"I see the shining faces of little children from whose backs heavy burdens have been lifted."
A CHILD WELFARE EXHIBIT was held in New York last winter -- the result of three years' work on the past of hundreds of New York citizens most interested in children. Nearly two hundred and fifty thousand people attended the Exhibit and learned of the conditions affecting city children as displayed by photographs, statements and living demonstrations.
The Exhibit presented not merely an interesting spectacle, but furnished information of the kind that leads to action. The New York committee asserted that a fair chance for all children is a reasonable ideal but one not yet attained, for "preventable diseases," it declared, "are too rife, housing too deadening, play too dangerous under the abnormal conditions of city life. When boys and girls go wrong, if they are not treated kindly and set right, they are often permanently injured by the very course of the law itself."
When a generous Chicago citizen Mrs. Cyrus H. McCormick Jr., offered to bring here the New York Child Welfare Exhibit a large committee at once arranged to supplement it with local material. Not since the World's Fair, perhaps, have so many Chicago men and women worked enthusiastically together for the accomplishment of a common aim as have the two thousand volunteers who are responsible for this Child Welfare Exhibit. They have come together in the stirring conviction that "the city that cares most for its children will be the greatest city."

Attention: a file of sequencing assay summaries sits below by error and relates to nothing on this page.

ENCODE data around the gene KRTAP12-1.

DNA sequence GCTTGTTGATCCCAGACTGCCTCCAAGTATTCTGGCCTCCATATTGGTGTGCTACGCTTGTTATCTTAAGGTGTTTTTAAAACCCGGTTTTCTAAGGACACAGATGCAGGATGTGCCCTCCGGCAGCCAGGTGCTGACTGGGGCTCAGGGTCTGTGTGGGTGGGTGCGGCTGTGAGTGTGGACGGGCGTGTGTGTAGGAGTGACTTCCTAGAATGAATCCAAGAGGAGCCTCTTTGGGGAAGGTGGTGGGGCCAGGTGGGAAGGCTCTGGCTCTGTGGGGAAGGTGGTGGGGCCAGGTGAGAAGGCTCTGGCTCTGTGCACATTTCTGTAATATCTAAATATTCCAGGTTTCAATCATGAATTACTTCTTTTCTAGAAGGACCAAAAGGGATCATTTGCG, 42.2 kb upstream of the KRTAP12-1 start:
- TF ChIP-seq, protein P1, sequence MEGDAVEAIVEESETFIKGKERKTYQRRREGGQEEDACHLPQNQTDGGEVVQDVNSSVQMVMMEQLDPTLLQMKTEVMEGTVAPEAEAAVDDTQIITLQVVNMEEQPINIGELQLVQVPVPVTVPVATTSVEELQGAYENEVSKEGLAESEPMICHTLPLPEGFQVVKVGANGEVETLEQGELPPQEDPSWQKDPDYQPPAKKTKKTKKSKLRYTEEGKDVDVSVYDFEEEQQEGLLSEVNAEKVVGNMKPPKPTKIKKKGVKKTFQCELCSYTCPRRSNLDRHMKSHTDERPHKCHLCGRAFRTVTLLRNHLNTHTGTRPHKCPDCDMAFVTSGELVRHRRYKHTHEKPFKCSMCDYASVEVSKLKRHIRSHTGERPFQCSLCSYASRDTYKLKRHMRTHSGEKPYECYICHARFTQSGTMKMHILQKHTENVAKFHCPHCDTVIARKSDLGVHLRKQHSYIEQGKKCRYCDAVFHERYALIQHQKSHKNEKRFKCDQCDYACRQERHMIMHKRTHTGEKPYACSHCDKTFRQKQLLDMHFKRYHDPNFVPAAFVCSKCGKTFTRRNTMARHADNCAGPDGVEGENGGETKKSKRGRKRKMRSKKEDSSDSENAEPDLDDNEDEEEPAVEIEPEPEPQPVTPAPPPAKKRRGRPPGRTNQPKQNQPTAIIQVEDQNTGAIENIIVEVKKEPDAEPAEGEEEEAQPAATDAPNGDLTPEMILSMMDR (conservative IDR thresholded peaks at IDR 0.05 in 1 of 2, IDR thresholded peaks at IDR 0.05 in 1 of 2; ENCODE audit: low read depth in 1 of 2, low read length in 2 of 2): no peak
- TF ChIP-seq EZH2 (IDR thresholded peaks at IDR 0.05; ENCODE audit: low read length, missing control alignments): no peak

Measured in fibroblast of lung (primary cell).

The cost of the New York Exhibit was nearly $100,000; it has been brought to Chicago, enlarged and presented at an additional cost of $50,000. The Chicago Exhibit is double the size of the original New York Exhibit, as the floor space of the Coliseum is double the size of the Seventh Regiment Armory of New York.
This great expense will be justified and the Exhibit itself, with its living demonstrations and fifteen hundred explainers, will be valuable only if Chicago's citizens thereby learn of the real condition of Chicago's children to the end that they may understand them and cherish them.
There are moments when the life of Chicago seems as if geared into a machine, using its youth merely as raw material for producing wealth. It is believed that a faithful study of this Exhibit will constrain us hereafter to consider the children as the precious stuff from which superior human beings and better social conditions are made; that we will look upon Chicago's boys and girls as those